|Healthy woodlands form habitat for wildlife on the Mortenson ranch, a landscape brought back to life by sustainable grazing. Photo by Carter Johnson
I first met Jeff Mortenson several years ago while working on a tiny reservation on the Big Sioux River in South Dakota.
The tribe I worked for wanted to protect some traditional food plants that grew along the river. An ecologist at South Dakota State University, Carter Johnson, told me about a family in the middle of the state, the Mortensons, who had restored large areas of grasslands and creeks on their land, and were running both a profitable ranch and a small native seed business.
When I phoned Jeff Mortenson and began asking questions, he said, “Well, I guess I better come out there.” Two days later he showed up and walked through tribal land with the tribe’s natural resources director and me. We stopped at an area of low ground along the river, thick with weeds, and he looked startled, “Oh, this place is very disturbed,” he said.
The word “disturbed” for a biologist means ecologically disrupted. But its colloquial usage often means crazy, and both meanings are apt for a farming system that’s taking a hard toll on the environment of the area. The Big Sioux collects water that runs off feedlots and fields. It’s full of sediment and has high concentrations of E. coli, the bacteria found in feces. When I lived there, sections of the river stank in the summer, smelling like urine, or rot.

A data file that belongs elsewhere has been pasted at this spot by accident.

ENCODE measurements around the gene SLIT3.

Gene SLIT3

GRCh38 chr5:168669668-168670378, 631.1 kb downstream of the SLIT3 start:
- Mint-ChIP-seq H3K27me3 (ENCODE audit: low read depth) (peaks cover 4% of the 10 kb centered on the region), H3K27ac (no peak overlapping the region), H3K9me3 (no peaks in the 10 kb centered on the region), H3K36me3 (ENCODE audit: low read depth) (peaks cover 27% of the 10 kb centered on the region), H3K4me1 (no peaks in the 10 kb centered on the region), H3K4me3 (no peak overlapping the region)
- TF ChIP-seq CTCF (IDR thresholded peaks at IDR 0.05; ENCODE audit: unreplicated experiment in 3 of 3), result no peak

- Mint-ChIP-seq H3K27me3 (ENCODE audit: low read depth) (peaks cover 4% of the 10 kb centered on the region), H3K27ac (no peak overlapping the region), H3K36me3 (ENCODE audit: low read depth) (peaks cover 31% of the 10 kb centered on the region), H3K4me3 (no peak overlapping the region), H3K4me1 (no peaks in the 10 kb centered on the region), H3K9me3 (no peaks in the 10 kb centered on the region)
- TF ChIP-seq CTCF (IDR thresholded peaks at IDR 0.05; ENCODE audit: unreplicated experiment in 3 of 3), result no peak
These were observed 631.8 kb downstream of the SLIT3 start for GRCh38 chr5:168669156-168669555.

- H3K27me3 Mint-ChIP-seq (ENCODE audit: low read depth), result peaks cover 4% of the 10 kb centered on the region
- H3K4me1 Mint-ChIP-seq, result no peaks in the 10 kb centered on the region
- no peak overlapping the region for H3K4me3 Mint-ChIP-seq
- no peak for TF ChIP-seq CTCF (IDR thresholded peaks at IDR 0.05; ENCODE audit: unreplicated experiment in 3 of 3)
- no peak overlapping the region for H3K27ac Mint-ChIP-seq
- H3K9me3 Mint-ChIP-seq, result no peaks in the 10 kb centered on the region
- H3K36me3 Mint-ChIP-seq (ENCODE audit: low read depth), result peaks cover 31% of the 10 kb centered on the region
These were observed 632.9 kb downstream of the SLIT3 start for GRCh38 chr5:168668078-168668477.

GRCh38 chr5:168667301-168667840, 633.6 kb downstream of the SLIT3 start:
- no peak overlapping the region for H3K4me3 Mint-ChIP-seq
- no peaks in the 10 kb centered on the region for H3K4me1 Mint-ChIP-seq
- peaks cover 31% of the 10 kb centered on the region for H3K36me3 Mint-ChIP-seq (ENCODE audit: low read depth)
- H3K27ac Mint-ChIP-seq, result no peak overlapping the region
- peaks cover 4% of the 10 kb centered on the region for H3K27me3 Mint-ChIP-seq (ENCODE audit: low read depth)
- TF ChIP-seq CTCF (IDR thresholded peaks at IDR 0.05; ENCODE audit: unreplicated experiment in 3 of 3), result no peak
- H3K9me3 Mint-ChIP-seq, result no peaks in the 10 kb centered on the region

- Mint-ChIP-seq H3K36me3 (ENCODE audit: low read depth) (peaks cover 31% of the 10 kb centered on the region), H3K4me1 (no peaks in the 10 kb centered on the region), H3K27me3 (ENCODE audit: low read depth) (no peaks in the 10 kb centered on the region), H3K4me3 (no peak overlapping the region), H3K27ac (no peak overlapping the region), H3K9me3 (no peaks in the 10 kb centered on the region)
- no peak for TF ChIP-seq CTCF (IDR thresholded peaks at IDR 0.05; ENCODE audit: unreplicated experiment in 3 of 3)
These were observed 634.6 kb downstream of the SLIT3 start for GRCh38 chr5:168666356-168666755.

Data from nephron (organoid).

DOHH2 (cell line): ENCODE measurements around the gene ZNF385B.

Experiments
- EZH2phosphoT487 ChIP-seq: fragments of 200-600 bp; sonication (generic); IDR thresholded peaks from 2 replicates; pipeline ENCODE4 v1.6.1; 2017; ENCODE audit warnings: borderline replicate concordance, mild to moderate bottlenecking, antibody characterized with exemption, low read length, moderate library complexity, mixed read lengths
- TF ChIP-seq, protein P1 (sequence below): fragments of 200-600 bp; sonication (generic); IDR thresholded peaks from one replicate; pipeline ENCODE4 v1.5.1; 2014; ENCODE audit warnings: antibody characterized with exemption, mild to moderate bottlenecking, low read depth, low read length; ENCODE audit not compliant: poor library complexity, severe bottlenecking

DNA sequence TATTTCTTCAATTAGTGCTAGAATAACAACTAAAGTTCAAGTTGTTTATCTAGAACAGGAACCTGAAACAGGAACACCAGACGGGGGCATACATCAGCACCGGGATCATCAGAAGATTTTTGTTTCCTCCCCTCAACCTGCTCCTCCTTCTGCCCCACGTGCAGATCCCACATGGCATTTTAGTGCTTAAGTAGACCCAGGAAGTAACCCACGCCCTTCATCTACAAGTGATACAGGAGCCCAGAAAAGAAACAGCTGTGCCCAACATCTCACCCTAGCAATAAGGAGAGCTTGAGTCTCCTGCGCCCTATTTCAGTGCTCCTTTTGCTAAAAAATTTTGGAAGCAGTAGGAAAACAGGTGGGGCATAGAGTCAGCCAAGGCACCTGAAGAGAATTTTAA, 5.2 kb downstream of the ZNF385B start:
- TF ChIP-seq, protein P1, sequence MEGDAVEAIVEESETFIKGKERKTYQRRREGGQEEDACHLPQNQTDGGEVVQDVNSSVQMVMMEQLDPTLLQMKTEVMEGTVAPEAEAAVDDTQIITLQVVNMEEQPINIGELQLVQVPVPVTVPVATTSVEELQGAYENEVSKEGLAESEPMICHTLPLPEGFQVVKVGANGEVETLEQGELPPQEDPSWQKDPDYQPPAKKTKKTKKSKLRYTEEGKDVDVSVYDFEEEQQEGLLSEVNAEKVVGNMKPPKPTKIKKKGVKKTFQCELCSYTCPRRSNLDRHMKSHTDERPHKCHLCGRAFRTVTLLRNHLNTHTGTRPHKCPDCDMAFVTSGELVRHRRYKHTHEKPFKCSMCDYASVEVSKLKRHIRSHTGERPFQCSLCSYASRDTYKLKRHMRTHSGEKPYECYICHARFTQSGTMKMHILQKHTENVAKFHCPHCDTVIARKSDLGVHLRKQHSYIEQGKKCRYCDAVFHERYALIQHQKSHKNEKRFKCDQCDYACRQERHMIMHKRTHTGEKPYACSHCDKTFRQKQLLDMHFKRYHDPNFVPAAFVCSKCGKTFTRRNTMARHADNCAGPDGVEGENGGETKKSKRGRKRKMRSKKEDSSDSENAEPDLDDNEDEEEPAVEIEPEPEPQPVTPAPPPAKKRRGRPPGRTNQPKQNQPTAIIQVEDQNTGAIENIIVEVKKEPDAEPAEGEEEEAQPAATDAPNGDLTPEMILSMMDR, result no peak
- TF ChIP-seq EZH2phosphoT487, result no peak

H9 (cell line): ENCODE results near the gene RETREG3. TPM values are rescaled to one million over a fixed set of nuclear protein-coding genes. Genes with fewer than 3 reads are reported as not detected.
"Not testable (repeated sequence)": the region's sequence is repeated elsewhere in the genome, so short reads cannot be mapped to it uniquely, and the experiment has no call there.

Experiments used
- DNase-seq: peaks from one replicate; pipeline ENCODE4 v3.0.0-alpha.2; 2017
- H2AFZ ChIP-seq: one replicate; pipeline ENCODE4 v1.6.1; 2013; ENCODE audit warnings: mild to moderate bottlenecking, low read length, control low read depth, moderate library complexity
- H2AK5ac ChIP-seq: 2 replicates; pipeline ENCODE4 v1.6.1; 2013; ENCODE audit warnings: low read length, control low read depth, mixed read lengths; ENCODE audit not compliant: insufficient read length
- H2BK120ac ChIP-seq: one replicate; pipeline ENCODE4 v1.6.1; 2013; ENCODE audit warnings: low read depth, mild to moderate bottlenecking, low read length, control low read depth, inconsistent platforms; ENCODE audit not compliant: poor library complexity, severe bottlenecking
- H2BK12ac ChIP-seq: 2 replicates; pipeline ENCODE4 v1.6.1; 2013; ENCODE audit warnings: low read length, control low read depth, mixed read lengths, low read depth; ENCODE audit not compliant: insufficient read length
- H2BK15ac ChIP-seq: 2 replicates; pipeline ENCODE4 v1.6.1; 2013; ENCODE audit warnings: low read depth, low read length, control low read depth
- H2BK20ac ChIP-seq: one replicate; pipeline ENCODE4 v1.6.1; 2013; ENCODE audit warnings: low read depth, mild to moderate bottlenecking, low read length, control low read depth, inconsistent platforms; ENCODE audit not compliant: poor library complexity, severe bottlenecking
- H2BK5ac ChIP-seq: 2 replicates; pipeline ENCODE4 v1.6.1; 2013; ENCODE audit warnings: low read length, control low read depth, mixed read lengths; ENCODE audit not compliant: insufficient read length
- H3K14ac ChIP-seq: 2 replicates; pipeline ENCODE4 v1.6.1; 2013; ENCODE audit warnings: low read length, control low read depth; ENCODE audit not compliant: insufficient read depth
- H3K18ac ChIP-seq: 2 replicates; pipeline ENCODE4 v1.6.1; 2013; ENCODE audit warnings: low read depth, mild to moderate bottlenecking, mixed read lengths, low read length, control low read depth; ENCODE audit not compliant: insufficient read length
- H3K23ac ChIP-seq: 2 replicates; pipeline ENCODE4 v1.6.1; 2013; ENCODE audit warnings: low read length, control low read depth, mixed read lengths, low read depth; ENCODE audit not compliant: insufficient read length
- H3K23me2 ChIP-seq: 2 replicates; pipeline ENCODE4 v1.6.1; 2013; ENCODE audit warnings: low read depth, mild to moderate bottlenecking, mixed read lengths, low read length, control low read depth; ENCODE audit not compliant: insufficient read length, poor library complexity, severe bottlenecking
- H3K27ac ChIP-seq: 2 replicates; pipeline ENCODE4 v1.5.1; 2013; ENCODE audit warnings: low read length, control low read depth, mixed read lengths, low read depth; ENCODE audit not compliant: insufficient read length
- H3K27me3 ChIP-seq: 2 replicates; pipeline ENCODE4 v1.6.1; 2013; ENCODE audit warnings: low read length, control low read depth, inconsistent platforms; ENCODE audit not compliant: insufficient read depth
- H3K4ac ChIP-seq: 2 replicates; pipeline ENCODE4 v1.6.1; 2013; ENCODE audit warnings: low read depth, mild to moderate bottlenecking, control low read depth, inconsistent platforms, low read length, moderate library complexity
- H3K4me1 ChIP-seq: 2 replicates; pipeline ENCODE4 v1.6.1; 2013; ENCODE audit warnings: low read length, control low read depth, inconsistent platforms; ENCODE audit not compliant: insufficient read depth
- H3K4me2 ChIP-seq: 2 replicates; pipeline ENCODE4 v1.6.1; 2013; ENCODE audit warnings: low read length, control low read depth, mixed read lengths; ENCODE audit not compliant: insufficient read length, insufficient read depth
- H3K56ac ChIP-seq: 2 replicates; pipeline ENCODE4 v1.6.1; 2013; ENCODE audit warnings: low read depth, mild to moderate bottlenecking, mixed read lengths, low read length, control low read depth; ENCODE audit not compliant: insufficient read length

The Mortenson family has found another way of working with watersheds. They are among a growing number of farmers and ranchers across the country who acknowledge that their food production is part of an ecosystem, shared with other plants, animals, and insects. As the country looks to clean up its act, its climate, and its waterways, their work may be a first step toward a saner model of animal agriculture for the future.
Over the years, they have continued to rotate cattle, scatter native grass seed, and plant thousands of trees. Now more than 90 percent of the 19,000-acre ranch is back in native vegetation.
Healing Land and Water
The Mortenson Ranch lies in the big rangelands and wheat fields of central South Dakota—a dry, undulating, and vast place. Jeff Mortenson’s father, Clarence Mortenson, a Lakota from the Cheyenne River Sioux Tribe and a fifth-generation rancher, was born in the 1930s, when harsh droughts ravaged the crops that homesteaders had planted in the area. When he was a child, the landscape he lived in was denuded, with barely a tree in sight. But an elderly neighbor told him that things had looked different decades before, with belly-deep grass dotted with waterholes and tree-lined creeks. In college, Clarence studied engineering, learned how water moved across landscapes, and understood it might be possible to recreate the central South Dakota grasslands that his neighbor remembered.
Clarence went into the cattle business with his stepfather. In the beginning, whenever it rained or spring snows melted, water used to flash across the ranch, sometimes carving out deep gullies. Clarence built small dams and dikes to slow water flow and stop erosion. He fenced to control where cattle moved and avoid overgrazing. As water collected behind the dams, it replenished the groundwater, and springs appeared on the property.